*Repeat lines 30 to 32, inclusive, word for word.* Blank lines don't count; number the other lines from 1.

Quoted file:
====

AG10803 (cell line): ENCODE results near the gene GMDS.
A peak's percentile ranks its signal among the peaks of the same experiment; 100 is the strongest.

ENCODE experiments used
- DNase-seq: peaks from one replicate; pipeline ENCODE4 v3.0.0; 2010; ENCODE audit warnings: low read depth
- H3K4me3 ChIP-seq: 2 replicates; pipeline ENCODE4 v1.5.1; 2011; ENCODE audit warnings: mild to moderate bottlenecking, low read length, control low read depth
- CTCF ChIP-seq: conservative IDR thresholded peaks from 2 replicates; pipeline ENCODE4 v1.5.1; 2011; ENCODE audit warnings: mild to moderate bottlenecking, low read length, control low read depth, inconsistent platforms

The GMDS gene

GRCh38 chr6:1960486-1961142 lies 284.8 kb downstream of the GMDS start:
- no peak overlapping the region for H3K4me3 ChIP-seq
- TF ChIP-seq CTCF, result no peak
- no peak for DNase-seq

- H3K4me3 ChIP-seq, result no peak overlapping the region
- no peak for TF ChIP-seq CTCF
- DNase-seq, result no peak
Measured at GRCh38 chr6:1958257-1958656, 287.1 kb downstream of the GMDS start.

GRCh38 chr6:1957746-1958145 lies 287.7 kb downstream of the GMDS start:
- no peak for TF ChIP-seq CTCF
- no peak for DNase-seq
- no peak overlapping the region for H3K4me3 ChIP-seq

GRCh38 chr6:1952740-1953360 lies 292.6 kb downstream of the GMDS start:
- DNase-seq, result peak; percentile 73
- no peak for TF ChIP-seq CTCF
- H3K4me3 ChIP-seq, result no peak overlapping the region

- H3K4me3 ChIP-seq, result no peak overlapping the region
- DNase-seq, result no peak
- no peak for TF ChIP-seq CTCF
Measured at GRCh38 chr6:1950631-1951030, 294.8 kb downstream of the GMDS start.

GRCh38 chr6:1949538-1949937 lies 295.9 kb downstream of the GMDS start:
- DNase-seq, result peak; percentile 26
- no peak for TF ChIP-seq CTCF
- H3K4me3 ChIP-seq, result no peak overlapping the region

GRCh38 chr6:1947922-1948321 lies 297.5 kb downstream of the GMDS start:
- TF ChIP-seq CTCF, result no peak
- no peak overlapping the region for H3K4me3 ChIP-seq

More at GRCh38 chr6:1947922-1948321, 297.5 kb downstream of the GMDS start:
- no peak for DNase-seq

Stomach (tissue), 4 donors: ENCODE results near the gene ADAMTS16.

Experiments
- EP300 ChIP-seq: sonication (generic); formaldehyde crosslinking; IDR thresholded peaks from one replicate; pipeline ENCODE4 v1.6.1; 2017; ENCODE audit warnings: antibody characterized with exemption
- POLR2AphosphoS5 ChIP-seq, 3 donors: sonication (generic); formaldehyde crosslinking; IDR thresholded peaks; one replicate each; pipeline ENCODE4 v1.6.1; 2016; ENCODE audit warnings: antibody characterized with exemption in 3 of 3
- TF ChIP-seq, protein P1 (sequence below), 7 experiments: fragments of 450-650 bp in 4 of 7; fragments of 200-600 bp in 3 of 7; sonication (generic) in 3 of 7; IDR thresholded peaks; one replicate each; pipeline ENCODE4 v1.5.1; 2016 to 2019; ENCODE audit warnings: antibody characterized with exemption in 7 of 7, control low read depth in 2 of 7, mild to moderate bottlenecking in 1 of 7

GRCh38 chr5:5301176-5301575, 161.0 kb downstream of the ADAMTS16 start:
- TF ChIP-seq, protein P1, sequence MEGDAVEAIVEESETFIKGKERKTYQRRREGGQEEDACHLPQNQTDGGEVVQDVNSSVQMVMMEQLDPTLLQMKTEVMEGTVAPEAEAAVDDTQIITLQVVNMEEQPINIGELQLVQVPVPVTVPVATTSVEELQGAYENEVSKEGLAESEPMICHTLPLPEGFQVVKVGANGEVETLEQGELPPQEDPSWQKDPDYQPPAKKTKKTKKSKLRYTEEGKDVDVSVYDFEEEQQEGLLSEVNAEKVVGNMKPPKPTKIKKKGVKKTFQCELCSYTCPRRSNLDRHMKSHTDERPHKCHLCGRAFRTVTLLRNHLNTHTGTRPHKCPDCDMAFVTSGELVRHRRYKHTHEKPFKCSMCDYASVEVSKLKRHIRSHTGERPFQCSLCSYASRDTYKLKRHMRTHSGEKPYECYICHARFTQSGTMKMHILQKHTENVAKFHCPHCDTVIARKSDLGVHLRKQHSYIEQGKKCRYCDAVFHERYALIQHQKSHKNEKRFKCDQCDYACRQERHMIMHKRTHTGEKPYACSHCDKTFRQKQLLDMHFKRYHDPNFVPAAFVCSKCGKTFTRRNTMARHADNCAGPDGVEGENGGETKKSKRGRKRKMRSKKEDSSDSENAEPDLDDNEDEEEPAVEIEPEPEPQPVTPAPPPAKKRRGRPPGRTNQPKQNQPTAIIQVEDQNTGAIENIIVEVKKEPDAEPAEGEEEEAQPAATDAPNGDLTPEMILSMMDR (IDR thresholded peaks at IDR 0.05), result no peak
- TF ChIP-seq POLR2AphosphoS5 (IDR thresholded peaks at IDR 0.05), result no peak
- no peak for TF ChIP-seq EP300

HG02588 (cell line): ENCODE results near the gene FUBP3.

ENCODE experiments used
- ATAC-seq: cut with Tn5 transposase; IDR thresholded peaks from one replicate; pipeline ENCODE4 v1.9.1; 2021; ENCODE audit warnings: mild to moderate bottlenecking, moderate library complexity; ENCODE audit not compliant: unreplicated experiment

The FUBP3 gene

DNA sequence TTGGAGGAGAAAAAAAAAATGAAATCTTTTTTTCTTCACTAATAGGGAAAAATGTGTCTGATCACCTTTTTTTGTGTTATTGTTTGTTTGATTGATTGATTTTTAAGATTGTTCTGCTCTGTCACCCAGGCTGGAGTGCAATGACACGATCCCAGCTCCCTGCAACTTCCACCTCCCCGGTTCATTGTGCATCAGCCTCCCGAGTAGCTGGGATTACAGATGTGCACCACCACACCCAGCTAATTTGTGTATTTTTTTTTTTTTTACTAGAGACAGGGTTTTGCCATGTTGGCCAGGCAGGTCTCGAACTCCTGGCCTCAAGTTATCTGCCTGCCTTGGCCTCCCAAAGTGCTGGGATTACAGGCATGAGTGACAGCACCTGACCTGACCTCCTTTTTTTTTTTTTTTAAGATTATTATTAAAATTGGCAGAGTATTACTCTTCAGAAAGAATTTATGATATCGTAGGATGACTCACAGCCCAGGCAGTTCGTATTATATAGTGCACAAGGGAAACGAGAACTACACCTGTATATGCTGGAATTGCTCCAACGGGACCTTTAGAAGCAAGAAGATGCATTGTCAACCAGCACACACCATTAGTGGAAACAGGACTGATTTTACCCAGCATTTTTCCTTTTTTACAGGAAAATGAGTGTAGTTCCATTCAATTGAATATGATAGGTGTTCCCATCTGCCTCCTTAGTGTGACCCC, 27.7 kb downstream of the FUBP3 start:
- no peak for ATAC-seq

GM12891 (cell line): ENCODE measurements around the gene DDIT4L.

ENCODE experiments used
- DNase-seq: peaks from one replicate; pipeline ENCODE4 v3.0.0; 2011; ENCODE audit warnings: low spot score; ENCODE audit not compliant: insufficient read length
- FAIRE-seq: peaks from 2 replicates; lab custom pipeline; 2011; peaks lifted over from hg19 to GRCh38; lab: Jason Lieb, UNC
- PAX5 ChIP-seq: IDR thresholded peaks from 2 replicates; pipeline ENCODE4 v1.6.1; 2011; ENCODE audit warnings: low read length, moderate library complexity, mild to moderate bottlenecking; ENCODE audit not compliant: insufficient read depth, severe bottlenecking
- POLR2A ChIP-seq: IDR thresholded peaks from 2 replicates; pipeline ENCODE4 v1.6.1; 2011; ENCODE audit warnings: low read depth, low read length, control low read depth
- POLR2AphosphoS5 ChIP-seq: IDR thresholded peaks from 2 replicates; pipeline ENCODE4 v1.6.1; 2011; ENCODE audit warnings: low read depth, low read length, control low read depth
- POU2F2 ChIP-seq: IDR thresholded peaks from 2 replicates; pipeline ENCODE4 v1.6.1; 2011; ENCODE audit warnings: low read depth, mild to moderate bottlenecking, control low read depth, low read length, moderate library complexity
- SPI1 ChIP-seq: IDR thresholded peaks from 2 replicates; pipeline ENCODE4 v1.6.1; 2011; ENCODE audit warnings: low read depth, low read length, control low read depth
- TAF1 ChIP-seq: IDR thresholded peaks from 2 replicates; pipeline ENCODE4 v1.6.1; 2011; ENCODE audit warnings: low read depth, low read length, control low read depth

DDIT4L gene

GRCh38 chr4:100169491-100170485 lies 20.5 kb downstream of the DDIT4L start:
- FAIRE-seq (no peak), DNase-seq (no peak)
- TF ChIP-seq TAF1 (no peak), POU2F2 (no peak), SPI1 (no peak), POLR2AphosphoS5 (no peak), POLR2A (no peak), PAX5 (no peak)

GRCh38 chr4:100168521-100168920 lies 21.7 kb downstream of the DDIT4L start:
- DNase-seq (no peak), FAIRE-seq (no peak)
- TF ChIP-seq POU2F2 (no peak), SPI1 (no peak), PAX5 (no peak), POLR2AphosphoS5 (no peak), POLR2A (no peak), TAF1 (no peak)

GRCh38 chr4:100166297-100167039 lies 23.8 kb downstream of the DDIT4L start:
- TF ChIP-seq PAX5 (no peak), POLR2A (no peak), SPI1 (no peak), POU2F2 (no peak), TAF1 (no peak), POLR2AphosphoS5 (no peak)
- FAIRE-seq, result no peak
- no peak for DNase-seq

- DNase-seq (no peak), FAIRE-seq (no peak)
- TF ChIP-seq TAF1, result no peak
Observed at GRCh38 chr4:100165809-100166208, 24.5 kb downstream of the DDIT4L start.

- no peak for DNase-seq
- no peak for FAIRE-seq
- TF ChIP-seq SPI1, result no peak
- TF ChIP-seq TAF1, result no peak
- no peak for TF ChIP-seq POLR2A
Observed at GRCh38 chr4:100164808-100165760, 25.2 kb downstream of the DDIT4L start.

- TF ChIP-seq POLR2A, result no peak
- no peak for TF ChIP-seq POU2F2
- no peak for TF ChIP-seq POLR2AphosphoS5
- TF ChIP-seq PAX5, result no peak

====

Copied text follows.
- no peak for TF ChIP-seq CTCF
- H3K4me3 ChIP-seq, result no peak overlapping the region

GRCh38 chr6:1947922-1948321 lies 297.5 kb downstream of the GMDS start: